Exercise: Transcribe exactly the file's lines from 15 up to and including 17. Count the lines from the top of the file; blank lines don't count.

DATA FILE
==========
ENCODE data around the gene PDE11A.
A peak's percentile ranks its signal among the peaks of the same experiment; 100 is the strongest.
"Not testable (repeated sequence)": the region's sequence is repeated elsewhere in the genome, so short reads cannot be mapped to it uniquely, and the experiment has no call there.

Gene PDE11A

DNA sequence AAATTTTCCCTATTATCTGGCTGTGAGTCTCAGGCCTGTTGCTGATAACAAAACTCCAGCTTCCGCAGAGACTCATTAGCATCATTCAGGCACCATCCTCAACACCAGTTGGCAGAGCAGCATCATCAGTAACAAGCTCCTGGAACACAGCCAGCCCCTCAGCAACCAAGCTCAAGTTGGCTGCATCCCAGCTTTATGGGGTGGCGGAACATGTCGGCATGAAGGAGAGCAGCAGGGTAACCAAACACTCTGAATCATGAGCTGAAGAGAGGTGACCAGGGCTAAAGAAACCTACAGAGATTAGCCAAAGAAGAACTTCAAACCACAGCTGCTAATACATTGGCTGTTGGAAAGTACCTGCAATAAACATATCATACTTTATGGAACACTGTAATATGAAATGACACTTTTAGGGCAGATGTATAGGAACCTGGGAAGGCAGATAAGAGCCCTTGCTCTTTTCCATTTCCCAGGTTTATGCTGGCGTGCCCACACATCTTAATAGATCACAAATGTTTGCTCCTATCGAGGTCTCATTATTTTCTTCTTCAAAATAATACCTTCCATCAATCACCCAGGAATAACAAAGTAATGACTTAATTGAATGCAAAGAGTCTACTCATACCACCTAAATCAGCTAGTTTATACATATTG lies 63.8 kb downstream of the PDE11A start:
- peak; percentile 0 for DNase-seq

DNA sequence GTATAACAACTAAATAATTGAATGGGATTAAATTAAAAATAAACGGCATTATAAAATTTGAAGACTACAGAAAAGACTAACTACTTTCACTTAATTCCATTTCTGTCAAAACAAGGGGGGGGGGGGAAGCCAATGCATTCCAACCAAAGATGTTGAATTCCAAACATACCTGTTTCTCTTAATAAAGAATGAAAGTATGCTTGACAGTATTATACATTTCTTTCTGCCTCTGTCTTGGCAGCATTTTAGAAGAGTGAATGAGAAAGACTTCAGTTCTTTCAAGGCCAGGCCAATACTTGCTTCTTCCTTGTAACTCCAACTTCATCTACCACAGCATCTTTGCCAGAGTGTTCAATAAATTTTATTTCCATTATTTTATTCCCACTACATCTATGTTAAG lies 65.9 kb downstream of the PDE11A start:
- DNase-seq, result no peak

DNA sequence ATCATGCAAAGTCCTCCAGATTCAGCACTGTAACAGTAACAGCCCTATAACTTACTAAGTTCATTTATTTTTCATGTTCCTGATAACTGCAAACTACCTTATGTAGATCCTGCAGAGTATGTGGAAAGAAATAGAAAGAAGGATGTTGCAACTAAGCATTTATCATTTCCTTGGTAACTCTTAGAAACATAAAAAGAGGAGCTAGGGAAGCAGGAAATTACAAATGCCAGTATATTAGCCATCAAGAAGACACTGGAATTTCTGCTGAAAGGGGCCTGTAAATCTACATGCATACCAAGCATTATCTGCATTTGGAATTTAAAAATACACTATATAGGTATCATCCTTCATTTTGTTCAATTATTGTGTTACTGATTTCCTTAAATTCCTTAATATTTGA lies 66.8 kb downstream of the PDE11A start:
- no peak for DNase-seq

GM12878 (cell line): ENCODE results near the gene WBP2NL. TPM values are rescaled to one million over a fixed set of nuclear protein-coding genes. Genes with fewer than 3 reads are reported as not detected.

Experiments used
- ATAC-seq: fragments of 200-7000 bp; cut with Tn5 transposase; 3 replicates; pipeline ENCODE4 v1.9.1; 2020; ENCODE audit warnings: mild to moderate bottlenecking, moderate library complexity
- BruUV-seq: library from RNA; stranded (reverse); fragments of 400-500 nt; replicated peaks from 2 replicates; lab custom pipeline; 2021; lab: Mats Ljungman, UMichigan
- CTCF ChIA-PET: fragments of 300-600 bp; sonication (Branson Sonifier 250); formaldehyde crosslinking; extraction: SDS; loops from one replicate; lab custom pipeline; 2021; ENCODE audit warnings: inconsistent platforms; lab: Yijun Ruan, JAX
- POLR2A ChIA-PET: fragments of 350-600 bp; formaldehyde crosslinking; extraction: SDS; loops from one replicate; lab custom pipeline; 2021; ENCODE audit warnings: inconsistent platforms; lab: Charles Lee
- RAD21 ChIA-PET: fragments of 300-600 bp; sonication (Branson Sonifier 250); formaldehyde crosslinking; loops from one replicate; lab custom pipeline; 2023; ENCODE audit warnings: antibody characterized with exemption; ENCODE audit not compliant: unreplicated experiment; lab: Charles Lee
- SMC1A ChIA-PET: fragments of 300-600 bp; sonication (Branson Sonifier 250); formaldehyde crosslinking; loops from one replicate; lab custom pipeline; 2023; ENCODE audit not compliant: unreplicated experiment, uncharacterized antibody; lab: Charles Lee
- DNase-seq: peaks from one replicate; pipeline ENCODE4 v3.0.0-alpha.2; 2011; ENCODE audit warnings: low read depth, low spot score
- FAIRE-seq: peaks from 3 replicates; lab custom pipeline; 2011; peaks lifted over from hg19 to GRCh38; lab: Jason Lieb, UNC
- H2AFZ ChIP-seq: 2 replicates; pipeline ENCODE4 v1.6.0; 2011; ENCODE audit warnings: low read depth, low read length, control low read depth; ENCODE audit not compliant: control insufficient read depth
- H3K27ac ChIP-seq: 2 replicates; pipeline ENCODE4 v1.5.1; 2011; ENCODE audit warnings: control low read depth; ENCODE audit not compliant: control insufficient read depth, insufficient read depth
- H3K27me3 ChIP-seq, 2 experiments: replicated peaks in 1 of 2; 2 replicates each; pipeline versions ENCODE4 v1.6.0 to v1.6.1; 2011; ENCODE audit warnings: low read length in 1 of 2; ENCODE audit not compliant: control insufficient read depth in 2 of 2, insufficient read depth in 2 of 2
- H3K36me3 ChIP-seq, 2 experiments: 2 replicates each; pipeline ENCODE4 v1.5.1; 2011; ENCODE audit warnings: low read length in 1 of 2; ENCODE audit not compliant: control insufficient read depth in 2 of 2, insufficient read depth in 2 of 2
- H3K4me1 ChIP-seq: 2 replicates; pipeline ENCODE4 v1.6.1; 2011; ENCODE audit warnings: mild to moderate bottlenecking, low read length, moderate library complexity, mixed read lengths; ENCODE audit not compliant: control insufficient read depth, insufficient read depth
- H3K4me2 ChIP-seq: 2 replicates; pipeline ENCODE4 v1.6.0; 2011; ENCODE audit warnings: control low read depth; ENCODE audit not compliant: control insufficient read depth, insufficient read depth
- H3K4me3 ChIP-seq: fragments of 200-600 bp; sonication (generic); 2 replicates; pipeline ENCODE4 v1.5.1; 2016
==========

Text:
- CTCF ChIA-PET: fragments of 300-600 bp; sonication (Branson Sonifier 250); formaldehyde crosslinking; extraction: SDS; loops from one replicate; lab custom pipeline; 2021; ENCODE audit warnings: inconsistent platforms; lab: Yijun Ruan, JAX
- POLR2A ChIA-PET: fragments of 350-600 bp; formaldehyde crosslinking; extraction: SDS; loops from one replicate; lab custom pipeline; 2021; ENCODE audit warnings: inconsistent platforms; lab: Charles Lee
- RAD21 ChIA-PET: fragments of 300-600 bp; sonication (Branson Sonifier 250); formaldehyde crosslinking; loops from one replicate; lab custom pipeline; 2023; ENCODE audit warnings: antibody characterized with exemption; ENCODE audit not compliant: unreplicated experiment; lab: Charles Lee